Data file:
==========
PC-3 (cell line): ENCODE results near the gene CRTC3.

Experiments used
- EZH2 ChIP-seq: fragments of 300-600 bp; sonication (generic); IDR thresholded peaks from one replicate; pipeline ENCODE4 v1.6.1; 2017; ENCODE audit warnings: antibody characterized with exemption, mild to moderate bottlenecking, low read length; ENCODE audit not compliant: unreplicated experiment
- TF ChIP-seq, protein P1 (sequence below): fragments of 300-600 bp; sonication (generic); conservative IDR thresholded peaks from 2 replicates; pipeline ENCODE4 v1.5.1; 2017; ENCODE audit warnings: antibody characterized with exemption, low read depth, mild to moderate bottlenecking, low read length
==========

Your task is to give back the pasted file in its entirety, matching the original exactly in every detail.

PC-3 (cell line): ENCODE results near the gene CRTC3.

Experiments used
- EZH2 ChIP-seq: fragments of 300-600 bp; sonication (generic); IDR thresholded peaks from one replicate; pipeline ENCODE4 v1.6.1; 2017; ENCODE audit warnings: antibody characterized with exemption, mild to moderate bottlenecking, low read length; ENCODE audit not compliant: unreplicated experiment
- TF ChIP-seq, protein P1 (sequence below): fragments of 300-600 bp; sonication (generic); conservative IDR thresholded peaks from 2 replicates; pipeline ENCODE4 v1.5.1; 2017; ENCODE audit warnings: antibody characterized with exemption, low read depth, mild to moderate bottlenecking, low read length